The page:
Tag Archives: small business

Business owners: We’re not in Kansas now, Toto…


Tuning into the local and global news at the moment feels like a long, long pulling tide going out before a huge tsunami hits. News from Europe seems dire and from America, a bit dodgy.  There is an eerie, unnerving stillness in business here in Australia, like the calm before the storm.

These few nuggets have stood me in good stead in the past when confronted with uncertainty:

1. Use what you have

Being resourceful for many in our Western world of plenty is a bit of a dying art. Using what you have seems obvious but not if you are in the habit of “getting more stuff”. This can apply to all aspects of your business: equipment, tools, finance, employee skills and knowledge, your own skills and knowledge, access and connections to people and other opportunities.

Better effectiveness and efficiency is what improved productivity is all about – working smarter, not harder. See this time as a great opportunity to try out what you and your employees can really do, given the right situation.

Create those right situations by increasing the level of trust and motivation in your business. This can be achieved by ensuring you have the right person in the right job, delegating more effectively and giving real autonomy to employees, recognizing work that is well done, ensuring that employees have enough skills, tools and support to do the job well.

Giving respect and care to your clients and your employees and expecting it in return will warm the climate in your workplace; giving your word and keeping it; dealing with people and issues with integrity are all key to unlocking additional value from your business.

And the great thing about respect, care, autonomy, integrity and commitment is they’re not  likely to cost extra $ – just a bit more effort and thought.

2. Think outside the box

This cliché has at it’s heart permission to be more creative and to challenge assumptions, and is a worthy partner to making more of what you have. As an employer, what assumptions do you have that are not working for your business?

  • Do you assume that only you can do certain jobs or tasks?
  • Do you assume that all employees must work, be available and be paid for 36-40 hours a week?
  • Do you assume that only you know the answers to issues affecting your business? Who else might know about these and be willing to contribute?

3. Ask for help and support OR give some to someone else

And then there’s times when I can become completely paralysed with uncertainty and complexity. Too much or not enough information, too many or too few options or not enough energy can be very debilitating, inhibiting ability to act and deal with the situation.

The old adage a problem shared is a problem halved certainly has merit and I would contend that sometimes the problem is solved. I have run countless group training and work activities and know there’s nothing more powerful than handing a real problem to people and supporting them to come up with a great solution.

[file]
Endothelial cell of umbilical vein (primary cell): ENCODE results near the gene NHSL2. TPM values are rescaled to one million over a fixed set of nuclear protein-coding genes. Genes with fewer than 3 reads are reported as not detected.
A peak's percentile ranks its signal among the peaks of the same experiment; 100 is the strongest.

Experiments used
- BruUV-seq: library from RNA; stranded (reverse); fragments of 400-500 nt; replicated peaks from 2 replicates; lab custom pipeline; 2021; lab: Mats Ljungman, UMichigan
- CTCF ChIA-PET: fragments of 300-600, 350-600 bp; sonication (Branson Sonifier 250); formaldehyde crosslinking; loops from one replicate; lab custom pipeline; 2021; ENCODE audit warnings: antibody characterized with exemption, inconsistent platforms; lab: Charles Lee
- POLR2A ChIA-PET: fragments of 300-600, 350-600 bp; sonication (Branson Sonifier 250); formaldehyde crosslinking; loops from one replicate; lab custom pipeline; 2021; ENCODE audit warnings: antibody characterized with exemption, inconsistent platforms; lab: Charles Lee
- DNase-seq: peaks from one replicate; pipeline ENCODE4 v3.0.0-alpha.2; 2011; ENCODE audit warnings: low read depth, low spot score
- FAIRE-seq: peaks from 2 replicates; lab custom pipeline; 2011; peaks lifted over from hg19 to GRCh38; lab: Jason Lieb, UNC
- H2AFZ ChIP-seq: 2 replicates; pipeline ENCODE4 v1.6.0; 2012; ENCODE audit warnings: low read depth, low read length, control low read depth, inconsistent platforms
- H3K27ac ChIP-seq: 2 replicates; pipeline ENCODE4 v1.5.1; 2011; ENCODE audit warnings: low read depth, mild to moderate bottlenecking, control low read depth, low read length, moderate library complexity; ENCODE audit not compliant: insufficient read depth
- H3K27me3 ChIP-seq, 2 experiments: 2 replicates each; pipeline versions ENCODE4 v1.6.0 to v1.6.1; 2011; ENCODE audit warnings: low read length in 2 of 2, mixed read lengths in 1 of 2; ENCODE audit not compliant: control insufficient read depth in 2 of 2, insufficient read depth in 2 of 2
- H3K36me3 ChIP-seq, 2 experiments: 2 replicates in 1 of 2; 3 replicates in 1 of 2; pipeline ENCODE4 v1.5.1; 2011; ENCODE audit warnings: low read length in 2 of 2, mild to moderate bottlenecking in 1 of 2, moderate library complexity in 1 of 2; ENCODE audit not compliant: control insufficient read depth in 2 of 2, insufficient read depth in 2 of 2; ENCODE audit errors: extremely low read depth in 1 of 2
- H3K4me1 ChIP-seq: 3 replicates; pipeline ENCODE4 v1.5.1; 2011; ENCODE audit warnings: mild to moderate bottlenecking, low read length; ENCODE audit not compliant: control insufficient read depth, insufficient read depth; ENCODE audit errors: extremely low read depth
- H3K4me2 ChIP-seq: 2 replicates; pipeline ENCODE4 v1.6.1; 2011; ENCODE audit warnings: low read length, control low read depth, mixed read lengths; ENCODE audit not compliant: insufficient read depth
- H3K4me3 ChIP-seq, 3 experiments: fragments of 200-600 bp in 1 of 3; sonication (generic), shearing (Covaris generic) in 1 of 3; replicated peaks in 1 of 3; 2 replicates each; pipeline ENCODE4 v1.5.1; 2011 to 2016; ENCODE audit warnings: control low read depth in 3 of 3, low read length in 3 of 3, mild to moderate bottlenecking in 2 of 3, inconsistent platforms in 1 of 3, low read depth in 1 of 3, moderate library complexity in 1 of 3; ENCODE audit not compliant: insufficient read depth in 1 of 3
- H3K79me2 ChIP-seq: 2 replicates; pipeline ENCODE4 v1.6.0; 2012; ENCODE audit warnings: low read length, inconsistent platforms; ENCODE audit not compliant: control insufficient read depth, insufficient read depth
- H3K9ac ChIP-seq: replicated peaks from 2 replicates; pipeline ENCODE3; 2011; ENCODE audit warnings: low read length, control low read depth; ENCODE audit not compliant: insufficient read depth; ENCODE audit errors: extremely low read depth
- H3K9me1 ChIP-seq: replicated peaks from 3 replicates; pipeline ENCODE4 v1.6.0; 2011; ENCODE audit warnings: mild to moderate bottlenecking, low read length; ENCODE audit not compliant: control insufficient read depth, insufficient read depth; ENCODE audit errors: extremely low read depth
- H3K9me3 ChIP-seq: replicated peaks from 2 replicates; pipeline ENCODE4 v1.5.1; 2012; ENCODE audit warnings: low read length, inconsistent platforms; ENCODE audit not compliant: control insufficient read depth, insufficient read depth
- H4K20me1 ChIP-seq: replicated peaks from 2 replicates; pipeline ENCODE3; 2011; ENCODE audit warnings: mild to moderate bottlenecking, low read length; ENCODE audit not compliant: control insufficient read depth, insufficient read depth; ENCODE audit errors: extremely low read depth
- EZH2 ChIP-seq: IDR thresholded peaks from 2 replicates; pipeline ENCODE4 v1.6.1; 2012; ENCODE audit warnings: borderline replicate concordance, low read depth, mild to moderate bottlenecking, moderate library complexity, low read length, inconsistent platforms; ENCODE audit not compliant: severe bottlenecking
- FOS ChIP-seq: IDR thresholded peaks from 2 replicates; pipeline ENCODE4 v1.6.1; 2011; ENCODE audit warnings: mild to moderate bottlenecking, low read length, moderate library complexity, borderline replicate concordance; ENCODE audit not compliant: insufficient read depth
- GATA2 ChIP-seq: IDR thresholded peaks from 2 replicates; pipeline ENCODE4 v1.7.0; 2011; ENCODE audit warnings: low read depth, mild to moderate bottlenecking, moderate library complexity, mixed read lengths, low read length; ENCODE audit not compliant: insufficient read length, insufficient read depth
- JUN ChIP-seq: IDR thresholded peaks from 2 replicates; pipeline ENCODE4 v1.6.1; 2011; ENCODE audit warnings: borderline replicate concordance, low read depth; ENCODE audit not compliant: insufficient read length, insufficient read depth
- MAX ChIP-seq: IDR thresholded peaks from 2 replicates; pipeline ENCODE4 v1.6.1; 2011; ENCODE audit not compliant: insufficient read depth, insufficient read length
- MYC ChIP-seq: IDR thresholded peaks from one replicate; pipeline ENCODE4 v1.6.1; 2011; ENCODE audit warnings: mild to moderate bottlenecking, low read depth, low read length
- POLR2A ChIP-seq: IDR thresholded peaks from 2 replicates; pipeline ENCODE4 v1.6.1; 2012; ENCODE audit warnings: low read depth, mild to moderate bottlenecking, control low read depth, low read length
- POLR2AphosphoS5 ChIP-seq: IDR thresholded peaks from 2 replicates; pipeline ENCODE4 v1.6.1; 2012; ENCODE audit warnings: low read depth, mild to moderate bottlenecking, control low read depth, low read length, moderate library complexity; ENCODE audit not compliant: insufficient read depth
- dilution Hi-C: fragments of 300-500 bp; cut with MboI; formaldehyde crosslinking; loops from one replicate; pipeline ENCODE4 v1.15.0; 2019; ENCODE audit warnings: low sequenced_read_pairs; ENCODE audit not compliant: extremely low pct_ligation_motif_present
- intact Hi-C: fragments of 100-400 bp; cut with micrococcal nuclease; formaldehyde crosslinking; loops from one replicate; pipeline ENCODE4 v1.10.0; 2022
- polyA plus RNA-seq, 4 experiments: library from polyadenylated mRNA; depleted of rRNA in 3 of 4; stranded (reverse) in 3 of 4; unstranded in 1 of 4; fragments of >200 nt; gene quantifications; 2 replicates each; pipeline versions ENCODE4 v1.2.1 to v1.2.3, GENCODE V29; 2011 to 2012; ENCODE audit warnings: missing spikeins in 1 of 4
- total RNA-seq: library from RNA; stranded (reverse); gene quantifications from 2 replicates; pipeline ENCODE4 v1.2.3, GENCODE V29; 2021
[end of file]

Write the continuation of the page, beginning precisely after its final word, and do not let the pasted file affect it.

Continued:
Think about trusted colleagues or friends that you can discuss business issue with confidentially. And think about how you might be able to help them – sharing what you have, your suggestions or even just listening. Or do you trust your employees enough to share with them? Try it and see – you might be pleasantly surprised at the results.

What works for you in times of uncertainty?

Paying attention to people WILL pay off: How to get that link between better people management, increased productivity and profit.


“People are our greatest asset”: How many times have we heard that? I know from my own experience that good people management makes for good business but how many employers out there are wondering what the evidence is before they take the plunge?

There is a good deal of research that has been done to find the evidence, and it is definitely there. One particular UK study* of 67 manufacturers (average 253 people) showed a predictable improvement of close to 20% in both profitability and productivity when a range of integrated people management practices are improved.

The two key areas of people management practice they found to be significant predictors of profitability and productivity as:

  1. Acquisition and development of skills – Having the right skills and abilities for your business, the right people capability and an approach/ attitude to developing capability. See learning & development as way of improving morale, job satisfaction for your staff as well as way of improving the way they do their work.
  2. Job design – Thoughtful job design that provides meaningful work where possible, opportunities to take more responsibility when ready, seeing a job through from start to finish and getting a sense of achievement from work done.

ImageBoth these areas underpin what Frederick Hertzberg and his famous theory on motivation, would call intrinsic motivators:  a strong universal human need for purpose, achievement, challenge, learning and satisfaction.